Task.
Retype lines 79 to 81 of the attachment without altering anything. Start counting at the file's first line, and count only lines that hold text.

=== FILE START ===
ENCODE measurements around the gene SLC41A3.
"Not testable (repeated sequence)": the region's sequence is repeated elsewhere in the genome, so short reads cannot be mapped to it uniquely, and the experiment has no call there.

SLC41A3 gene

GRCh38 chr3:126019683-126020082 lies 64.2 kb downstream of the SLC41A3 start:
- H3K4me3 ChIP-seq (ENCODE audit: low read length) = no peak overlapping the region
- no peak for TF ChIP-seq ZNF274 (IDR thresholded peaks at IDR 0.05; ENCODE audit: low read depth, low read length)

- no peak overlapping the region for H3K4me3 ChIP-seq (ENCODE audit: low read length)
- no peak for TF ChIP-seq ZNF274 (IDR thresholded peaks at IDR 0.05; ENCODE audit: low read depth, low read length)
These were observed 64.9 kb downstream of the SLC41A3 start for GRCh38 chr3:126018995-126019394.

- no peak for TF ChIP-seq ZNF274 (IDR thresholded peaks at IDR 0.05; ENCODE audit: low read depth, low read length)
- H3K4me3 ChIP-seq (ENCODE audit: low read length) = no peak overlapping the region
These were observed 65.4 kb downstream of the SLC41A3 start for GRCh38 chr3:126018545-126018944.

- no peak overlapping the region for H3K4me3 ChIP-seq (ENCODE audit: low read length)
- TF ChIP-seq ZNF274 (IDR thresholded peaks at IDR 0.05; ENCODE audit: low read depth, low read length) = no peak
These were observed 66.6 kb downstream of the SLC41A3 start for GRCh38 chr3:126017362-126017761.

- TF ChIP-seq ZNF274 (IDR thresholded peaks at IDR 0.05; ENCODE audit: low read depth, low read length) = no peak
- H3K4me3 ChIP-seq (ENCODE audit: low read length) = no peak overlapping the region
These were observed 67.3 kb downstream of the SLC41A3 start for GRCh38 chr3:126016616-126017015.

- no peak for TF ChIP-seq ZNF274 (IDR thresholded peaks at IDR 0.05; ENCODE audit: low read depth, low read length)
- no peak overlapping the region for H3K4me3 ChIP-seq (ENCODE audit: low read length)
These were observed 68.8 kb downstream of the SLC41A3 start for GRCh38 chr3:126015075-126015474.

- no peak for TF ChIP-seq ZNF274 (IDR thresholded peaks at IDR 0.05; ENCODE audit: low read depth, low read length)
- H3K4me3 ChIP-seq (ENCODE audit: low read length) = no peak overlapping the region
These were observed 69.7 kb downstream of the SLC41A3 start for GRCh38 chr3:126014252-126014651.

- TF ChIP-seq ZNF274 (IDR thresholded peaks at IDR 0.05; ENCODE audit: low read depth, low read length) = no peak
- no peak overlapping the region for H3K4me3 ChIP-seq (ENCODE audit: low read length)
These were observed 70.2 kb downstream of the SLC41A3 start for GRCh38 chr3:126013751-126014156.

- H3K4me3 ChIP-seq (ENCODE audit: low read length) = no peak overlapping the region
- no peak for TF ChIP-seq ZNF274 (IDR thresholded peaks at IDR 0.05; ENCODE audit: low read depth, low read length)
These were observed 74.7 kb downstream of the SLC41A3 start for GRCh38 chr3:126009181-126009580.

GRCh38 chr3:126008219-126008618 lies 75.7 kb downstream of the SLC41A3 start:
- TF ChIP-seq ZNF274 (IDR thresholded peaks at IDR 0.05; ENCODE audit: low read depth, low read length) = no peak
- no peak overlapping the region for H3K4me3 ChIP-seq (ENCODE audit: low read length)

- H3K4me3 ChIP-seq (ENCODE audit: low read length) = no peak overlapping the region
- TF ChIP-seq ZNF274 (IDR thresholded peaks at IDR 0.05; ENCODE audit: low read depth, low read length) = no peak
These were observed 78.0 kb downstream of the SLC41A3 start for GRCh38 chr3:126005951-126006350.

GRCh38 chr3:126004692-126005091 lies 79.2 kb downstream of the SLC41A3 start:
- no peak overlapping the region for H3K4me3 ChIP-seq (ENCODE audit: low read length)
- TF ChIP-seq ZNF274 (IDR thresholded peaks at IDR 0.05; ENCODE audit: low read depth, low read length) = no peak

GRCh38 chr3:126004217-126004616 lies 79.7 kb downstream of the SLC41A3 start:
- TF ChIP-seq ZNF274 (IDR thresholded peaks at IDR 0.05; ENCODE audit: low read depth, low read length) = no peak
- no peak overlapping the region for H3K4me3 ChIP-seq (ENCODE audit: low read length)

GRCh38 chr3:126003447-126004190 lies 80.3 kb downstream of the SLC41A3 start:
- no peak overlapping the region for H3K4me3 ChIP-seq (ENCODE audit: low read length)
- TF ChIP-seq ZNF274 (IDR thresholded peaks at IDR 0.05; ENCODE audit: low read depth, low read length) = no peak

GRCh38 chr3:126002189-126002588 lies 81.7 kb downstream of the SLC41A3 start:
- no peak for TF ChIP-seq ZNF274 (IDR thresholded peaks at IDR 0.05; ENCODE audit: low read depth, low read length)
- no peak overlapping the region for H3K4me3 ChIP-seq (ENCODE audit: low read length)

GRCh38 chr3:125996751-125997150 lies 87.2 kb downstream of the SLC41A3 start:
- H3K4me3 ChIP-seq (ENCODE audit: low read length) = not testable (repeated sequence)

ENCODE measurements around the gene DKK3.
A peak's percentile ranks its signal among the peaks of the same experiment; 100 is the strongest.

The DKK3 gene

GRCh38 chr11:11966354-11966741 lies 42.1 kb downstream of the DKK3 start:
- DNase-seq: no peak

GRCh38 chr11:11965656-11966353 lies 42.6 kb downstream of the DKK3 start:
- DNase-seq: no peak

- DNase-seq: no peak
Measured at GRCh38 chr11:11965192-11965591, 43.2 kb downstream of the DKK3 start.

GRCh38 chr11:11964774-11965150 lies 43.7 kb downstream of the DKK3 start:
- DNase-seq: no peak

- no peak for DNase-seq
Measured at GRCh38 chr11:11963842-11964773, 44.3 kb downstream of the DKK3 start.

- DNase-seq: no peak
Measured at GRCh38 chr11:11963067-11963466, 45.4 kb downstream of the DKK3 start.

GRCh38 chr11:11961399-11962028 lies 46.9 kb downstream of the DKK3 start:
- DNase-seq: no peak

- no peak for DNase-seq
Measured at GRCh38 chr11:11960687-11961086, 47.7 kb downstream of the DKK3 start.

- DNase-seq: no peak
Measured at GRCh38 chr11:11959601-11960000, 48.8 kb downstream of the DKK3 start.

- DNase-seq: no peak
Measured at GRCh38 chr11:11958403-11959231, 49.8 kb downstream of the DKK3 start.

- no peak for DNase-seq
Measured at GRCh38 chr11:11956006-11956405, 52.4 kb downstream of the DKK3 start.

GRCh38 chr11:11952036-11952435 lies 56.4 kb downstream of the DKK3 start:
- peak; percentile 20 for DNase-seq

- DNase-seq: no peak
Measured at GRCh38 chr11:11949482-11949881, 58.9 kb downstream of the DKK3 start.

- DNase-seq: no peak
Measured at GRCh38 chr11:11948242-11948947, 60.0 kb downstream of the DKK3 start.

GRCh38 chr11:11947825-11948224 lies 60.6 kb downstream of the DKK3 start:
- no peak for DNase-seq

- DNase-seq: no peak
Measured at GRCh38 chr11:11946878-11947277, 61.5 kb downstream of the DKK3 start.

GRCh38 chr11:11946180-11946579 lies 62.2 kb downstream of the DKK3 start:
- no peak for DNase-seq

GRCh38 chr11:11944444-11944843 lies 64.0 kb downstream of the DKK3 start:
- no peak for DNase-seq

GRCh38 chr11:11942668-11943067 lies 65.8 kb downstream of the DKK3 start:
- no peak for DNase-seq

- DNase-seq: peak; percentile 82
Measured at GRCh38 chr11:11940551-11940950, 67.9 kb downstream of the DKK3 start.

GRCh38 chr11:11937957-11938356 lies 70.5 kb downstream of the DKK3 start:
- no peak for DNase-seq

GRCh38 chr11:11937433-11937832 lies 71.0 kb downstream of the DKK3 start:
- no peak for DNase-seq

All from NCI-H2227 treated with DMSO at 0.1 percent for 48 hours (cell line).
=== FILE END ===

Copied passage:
Measured at GRCh38 chr11:11949482-11949881, 58.9 kb downstream of the DKK3 start.

- DNase-seq: no peak
Measured at GRCh38 chr11:11948242-11948947, 60.0 kb downstream of the DKK3 start.